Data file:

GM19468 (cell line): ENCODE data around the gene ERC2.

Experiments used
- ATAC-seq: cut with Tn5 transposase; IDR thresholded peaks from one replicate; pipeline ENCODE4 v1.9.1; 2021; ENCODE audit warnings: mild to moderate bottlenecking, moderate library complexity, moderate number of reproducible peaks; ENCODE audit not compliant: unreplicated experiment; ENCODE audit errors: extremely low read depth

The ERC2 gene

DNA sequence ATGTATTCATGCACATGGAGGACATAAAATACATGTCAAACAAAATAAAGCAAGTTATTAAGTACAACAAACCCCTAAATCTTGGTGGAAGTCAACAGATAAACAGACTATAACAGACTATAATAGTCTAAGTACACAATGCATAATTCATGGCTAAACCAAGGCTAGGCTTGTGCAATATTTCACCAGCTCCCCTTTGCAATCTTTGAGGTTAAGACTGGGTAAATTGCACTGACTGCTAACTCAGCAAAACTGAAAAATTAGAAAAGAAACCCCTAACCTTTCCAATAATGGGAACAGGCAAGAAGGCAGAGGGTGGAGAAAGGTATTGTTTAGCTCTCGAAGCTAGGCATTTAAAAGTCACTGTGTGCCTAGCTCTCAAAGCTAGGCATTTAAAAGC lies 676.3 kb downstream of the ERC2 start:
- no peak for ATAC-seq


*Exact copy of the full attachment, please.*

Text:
GM19468 (cell line): ENCODE data around the gene ERC2.

Experiments used
- ATAC-seq: cut with Tn5 transposase; IDR thresholded peaks from one replicate; pipeline ENCODE4 v1.9.1; 2021; ENCODE audit warnings: mild to moderate bottlenecking, moderate library complexity, moderate number of reproducible peaks; ENCODE audit not compliant: unreplicated experiment; ENCODE audit errors: extremely low read depth

The ERC2 gene

DNA sequence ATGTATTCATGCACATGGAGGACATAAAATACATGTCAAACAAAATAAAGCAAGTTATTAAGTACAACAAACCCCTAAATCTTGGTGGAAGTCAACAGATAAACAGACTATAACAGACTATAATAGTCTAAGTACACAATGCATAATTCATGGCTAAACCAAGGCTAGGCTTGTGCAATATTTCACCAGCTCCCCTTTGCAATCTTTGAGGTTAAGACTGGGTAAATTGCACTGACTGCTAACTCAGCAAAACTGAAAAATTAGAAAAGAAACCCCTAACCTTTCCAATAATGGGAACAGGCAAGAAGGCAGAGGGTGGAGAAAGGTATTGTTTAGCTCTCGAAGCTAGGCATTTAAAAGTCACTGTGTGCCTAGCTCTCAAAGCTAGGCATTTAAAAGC lies 676.3 kb downstream of the ERC2 start:
- no peak for ATAC-seq